RockPaperScissors

LizardSpock

Potting Bench

| Comments

Homemade potting bench, using 15 2.4M Fence boards (£45).

Note for ease of building the height was 1.2M, half a 2.4 meter board, this is too high.

Matlab: Linear Progressions

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Progressions can be created using the Colon operator

min   = 10
max   = 100
steps = 20

step_size = (max-min)/steps

i = min:step_size:max

Alternatively linspace can be used:

min   = 10
max   = 100
steps = 20

i = linspace(min,max,steps)

This also allows for easily switching to a log scale using logspace.

Matlab: Functions Inputs Parsed Based on Outputs

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It is quite common to detect how many input arguments have been passed to a function, using nargin (N arguments in). Commonly used to set defaults for arguments not specified.

function result = fun_name(a,b,c);
  if nargin <1
    error('a must be supplied');
  end
  if nargin <2
    b = 1; 
  end
  if nargin <3
    c = 1;
  end

  % ...

However I just discovered nargout (N arguments out(.

This allows the scripts to differentiate between:

x     = fun(a)
[x,y] = fun(a)

Example 1:

function [ varargout ] = nargout_test( input_args )
  disp(['nargout : ', num2str(nargout)])

  % Set outputs
  for i=1:nargout
    varargout{i} = 0;
  end
end

Example 2, changing input args usage based on number of outputs: note the input keyword change to the input arguments varargin Variable argument in.

function [ varargout ] = nargout_test( varargin )
  disp(['nargin : ', num2str(nargin)])
  disp(['nargout : ', num2str(nargout)])

  if nargout > 2
    error('Too many output arguments')
  end

  if nargout == 1
    % single output first input means something
    varargout{1} = varargin{1};
  end

  if nargout == 2
    % two outputs first input means some thing else
    varargout{1} = varargin{1} / varargin{2};
    varargout{2} = varargin{1} * varargin{2};
  end

end

A good example is the dcblock script by J M De Freitas.

Which has this syntax:

% SYNTAX    [a] = dcblock(Fc);  
%           [a] = dcblock(fc,fs);  
%           [aQ] = dcblock(fc,fs,B);  
%           [Fc,fc] = dcblock(a,fs);  
%           dcblock(Fc)  
%           dcblock(fc,fs)  
%           dcblock(fc,fs,B)  

SystemVerilog: RTL Types

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reg and wire were the original synthesisable types. Wires are constantly assigned and regs are evaluated at particular points, the advantage here is for the simulator to make optimisations.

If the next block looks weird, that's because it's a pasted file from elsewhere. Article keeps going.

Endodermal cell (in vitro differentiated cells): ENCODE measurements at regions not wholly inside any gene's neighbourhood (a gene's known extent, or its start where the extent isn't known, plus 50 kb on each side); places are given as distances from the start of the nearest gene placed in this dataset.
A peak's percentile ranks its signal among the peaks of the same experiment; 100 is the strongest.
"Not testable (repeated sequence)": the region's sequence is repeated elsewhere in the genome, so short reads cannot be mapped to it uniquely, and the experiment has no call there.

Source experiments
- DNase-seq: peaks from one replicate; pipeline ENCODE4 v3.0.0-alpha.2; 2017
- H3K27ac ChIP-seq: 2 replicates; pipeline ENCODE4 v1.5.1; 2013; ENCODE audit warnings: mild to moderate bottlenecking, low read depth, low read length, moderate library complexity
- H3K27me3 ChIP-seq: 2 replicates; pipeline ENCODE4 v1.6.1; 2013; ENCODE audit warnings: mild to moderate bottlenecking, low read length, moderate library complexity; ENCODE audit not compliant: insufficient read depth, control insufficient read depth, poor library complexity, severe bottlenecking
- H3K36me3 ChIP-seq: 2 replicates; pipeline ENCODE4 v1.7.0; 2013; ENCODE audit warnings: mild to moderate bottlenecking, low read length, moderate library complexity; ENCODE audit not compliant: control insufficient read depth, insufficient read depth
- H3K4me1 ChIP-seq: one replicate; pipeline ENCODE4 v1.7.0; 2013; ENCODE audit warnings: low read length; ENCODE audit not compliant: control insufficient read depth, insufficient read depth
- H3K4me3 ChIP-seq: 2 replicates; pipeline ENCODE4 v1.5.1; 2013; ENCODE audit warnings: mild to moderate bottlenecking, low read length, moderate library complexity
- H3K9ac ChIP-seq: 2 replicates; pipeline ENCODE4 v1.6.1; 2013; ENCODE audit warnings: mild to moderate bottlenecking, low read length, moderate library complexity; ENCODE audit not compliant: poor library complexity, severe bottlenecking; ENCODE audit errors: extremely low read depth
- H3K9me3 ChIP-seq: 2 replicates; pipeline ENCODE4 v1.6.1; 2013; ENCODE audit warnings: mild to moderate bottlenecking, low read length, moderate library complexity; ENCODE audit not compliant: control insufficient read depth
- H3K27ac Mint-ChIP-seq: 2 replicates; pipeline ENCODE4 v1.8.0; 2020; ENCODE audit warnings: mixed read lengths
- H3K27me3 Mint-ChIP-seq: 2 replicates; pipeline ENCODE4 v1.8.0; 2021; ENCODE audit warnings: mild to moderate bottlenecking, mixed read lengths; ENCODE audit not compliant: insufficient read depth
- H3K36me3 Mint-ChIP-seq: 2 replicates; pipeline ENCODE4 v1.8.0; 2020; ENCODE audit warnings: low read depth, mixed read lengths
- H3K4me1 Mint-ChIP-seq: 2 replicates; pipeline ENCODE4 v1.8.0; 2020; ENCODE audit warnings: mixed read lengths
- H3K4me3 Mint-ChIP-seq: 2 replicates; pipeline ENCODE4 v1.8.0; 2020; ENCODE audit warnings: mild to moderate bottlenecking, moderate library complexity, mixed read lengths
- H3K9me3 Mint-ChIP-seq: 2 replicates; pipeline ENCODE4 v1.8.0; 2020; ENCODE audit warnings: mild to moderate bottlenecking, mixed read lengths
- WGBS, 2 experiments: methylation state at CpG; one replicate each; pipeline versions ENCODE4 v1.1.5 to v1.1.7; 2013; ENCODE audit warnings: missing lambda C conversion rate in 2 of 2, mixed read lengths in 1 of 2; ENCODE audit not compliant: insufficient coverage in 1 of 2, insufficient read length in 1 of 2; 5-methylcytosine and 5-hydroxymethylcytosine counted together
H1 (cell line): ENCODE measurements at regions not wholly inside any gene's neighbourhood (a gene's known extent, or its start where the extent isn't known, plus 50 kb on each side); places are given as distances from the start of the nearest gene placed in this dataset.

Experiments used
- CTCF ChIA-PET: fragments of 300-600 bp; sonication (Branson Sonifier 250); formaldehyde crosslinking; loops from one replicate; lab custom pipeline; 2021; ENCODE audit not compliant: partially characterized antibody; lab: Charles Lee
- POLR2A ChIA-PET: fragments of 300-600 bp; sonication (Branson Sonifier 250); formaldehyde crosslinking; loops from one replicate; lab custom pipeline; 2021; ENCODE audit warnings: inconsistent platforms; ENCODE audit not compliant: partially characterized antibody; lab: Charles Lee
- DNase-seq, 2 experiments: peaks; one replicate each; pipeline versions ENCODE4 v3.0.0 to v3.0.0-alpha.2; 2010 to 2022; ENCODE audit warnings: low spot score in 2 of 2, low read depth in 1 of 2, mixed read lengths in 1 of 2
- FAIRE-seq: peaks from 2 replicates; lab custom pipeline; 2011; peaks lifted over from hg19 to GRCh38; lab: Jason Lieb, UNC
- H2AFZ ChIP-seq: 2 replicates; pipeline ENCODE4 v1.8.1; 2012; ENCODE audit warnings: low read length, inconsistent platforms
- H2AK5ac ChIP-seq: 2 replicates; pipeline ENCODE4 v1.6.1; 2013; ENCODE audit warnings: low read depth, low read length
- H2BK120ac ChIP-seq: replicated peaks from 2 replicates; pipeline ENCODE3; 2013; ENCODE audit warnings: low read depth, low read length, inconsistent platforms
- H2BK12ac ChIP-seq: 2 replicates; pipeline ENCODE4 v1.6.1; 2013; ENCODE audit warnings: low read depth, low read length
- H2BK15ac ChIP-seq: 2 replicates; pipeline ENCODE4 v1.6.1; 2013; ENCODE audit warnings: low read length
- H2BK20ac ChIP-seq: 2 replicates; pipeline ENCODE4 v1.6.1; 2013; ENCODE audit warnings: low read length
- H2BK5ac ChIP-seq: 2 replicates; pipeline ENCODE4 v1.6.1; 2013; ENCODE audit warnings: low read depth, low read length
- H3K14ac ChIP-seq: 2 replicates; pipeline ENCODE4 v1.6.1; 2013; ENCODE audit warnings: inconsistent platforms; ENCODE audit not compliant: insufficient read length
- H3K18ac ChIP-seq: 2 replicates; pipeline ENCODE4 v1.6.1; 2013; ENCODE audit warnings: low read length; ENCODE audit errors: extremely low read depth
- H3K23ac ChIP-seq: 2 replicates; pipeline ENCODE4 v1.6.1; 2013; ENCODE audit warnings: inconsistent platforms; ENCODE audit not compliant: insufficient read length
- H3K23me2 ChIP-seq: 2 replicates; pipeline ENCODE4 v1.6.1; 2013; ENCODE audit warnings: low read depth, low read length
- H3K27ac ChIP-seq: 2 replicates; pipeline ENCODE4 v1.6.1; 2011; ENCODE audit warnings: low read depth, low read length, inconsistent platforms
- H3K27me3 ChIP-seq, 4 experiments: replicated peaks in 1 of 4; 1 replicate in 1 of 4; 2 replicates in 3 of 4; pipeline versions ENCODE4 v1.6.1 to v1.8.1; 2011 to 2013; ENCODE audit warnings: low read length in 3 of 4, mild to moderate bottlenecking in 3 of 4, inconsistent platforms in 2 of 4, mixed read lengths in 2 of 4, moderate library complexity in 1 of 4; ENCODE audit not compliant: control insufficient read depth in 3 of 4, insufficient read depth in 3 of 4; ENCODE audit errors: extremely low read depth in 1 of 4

wire w_data;
assign w_data = y;

// Same function as above using reg
reg r_data;
always @* 
  r_data = y ;

A common mistake when learning Verilog is to assume the reg type implies a register in hardware. The earlier optimisation for the simulator can be done through the context of its usage.

This introduces logic which can be used in place of wire and reg.

logic  w_data;
assign w_data = y;

// Same function as above using reg
logic r_data;
always @* 
  r_data = y ;

The type bit and byte have also been created that can only hold 2 states 0 or 1 no x or z. byte implies bit [7:0]. Using these types offers a small speed improvement but I would recommend not using them in RTL as your verification may miss uninitialized values or critical resets.

The usage of bit and byte would be more common in testbench components, but can lead to issues in case of having to drive x’s to stimulate data corruption and recovery.


Update

At the time of writing I was under the impression that logic could not be used for tristate, I am unable to find the original paper that I based this on. Until further updates, comments or edits, I revoke my assertion that logic can not be used to create tri-state lines.


The tri type has been added, for explicitly defining a tri-state line. It is based on the properties of a wire, logic is based on the properties of a reg.

tri t_data;
assign t_data = (drive) ? y : 1'bz ;

If you no longer have to support backwards compatibility Verilog then I would recommend switching to using logic and tri. Using logic aids re-factoring and and tri reflects the design intent of a tristate line.

Originally posted as a SO answer.

Verilog: Define if Not Defined

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To set a default define option while allowing it to be overridden from the command line.

`ifndef mode_sel
  `define mode_sel 0
`endif

The command line should override testbench defined options but this has proven unreliable.

command line to set value:

irun -define mode_sel=1 ...

Verilog: Shm Waveforms

| Comments

The best practice is to use a tcl file:

shm.tcl

database -open waves -shm
probe -create your_top_level -depth all -all -shm -database waves
run 
exit

run with :

irun -access +r testcase.sv -input shm.tcl

Alternatively the following can be added to the simulation:

initial begin
  $shm_open("waves.shm"); $shm_probe("AS");
end

run with irun -access +r testcase.sv

NB: I have had trouble getting this last version to work, the tcl file method is more reliable.

Verilog Timeformat

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Time can be displayed during simulation using %t.

$display("%t", $realtime);

Timeformat is used to control the way (%t) this is displayed:

//$timeformat(unit#, prec#, "unit", minwidth);
$timeformat(-3, 2, " ms", 10); // -3 and " ms" give useful display msg
  1. unit is the base that time is to be displayed in, from 0 to -15
  2. precision is the number of decimal points to display.
  3. “unit” is a string appended to the time, such as “ ns”.
  4. minwidth is the minimum number of characters that will be displayed.

    0 = 1 sec -1 = 100 ms -2 = 10 ms -3 = 1 ms -4 = 100 us -5 = 10 us -6 = 1 us -7 = 100 ns -8 = 10 ns -9 = 1 ns -10 = 100 ps -11 = 10 ps -12 = 1 ps -13 = 100 fs -14 = 10 fs -15 = 1 fs